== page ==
This is an engaging chat between these three people; there's a lot of joviality in there and the viewer can't help but continue to listen to see what they come out with next. Of course all the major bases are covered from shooting locations (especially in Las Vegas where they compare one strip joint against another). Acting is discussed along with references to the real life events which this was based upon. There is the odd pause and odd brief silence but on the whole it has to be one of the better commentary tracks I have heard in recent months. They also discuss their own losses and wins whilst filming in Vegas.
- The Advantage Player. - 0:05:25
Sturgess, Bosworth, Yoo, Lapria and Pitt, showing the history of the game from its origins in France to the game we know today. It also discusses the mathematics behind the game and card counting, however I don't think though that this short intro will be good enough to take your mortgage to Vegas. 1080p with MPEG-2
- Basic Strategy: A Complete Film Journal. - 0:24:38
Telling the story of taking this from book (Bringing Down the House) from page to screen. A standard EPK, cast and crew interview and voice overs. One of the original M.I.T students is interviewed and how they persuaded this story to be written. The methods of the original students are discussed and this reflects what we saw on screen in 21 They were shooting in a live casino and they relate how this caused them no end of problems. 1080p with MPEG-2
- Money Plays: A Tour of the Good Life. - 0:07:08
The production design from what the students would be wearing to how the characters should be dressed once they arrive in Vegas. There's some repetition from the earlier features and doesn't really add anything to the extras package. 1080p with MPEG-2
- 21 Virtual Blackjack.
After a short optional video tutorial you're given the opportunity to play black jack against the electronics in your BluRay player. Another Java based game, if you like cards then you'll no doubt give it a go, if not then you'll probably give it a wide berth. If your player is connected to the internet then you might be able to get onto the high score leader-board. Not bad for a one off I suppose.
Trailers for Prom Night, The Other Boleyn Girl, Men In Black, Damages - Season 1, Persepolis, Across the Universe, Made in Honor, Vantage Point and Married Life
The commentary is excellent and well worth a listen, the black jack intros at times I thought were trying to push the entertainment industry in Vegas almost urging you to go; it was just light hearted fun though. The other featurettes are a little thin with the film journal releasing most of the pertinent information. As this is based on real life I would have preferred to see some of the history behind this story and even more interviews from some of the real players themselves. This was not the case though and little of a let down for me. This disc has BD-Live functionality I still cannot get this to work and although I have support requests outstanding in this regard it seems as the studios are blaming the software and visa versa.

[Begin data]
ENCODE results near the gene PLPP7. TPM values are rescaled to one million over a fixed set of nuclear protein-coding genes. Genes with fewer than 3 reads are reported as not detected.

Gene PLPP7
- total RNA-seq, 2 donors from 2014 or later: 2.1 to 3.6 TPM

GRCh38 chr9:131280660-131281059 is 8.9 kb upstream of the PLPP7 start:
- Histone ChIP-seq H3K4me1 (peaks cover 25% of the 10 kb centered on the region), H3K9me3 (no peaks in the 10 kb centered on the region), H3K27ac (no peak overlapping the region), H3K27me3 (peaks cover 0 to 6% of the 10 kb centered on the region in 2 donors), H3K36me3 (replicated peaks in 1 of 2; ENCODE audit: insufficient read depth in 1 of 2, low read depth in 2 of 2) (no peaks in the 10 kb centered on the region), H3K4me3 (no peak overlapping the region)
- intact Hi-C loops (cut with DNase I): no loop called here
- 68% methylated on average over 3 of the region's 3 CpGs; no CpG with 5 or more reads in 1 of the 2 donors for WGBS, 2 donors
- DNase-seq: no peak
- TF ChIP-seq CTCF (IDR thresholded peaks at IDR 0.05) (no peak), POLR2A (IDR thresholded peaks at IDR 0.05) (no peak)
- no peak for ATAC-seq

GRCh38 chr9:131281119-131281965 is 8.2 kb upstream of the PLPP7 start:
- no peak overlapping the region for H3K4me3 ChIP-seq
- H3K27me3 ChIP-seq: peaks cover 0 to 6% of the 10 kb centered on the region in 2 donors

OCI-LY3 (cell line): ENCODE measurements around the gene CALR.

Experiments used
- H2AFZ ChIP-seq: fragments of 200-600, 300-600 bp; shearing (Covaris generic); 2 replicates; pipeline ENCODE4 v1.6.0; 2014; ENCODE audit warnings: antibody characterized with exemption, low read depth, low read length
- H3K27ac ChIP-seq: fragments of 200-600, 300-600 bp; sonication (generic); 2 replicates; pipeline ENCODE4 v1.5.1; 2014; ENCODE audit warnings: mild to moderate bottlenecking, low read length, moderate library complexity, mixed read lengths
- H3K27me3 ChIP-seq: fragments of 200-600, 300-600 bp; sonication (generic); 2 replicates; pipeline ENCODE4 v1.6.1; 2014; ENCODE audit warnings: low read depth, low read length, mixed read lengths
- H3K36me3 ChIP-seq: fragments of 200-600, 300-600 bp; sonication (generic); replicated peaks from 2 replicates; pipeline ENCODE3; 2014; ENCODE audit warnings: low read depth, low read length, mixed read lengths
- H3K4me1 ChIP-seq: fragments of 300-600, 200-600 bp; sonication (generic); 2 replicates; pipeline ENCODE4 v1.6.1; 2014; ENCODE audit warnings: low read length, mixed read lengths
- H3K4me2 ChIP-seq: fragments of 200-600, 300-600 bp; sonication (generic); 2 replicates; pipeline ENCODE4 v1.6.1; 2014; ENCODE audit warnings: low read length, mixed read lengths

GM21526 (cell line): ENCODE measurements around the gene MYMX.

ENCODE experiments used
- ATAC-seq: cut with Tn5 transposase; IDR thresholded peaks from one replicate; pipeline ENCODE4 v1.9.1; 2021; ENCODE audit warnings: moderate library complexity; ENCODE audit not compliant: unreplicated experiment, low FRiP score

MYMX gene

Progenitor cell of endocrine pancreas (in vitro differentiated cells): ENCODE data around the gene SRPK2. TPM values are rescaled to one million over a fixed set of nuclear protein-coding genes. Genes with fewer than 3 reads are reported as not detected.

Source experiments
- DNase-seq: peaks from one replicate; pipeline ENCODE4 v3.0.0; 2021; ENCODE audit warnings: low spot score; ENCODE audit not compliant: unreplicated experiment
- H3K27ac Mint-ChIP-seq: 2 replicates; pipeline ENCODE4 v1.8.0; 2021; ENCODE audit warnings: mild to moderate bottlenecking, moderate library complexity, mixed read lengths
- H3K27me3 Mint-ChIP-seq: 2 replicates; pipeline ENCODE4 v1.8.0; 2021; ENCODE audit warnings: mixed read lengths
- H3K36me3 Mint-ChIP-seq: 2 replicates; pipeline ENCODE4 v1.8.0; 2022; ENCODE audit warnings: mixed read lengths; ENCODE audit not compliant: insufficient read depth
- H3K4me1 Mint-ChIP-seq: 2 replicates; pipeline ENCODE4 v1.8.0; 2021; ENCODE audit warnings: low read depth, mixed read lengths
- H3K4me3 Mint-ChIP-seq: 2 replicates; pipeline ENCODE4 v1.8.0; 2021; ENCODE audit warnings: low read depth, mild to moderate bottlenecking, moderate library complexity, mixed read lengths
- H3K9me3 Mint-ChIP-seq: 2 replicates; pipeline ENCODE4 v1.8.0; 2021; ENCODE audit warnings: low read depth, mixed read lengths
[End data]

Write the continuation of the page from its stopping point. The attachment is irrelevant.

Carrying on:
VerdictThere was some controversy surrounding this film when it was first released; the majority of the real teams working out of these higher education establishments were Asian American and in the film these main players have been replaced by your standard white anglo-saxon. This aside 21 is a great fun filled ride of a watch, to see the young Sturgess go from plain geek to plain arrogant, confident card shark.
Yes it's derivative of other works and specifically Risky Business, the plot line of which it does follow all too closely, but still you cannot help but fall for the deal and enjoy this work for what it is in its own right. Acting is top notch yet again from Spacey but Sturgess and Yoo also throw their own personalities into this ring and the film is so much better for it.
The extras are a little thin and that's a bit of a shame but please give the commentary a listen as it's an enjoyable one which has comedic aspects of its own. The other extras are somewhat interesting but never repeatable and to a degree a waste of disc space. Coupled with excellent audio and video 21 is a good disc to add to your collection.
Suggested retail price when reviewed: £24.16
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- Filmmaker Commentary with Robert Luketic, Dana Brunetti and Michael De Luca.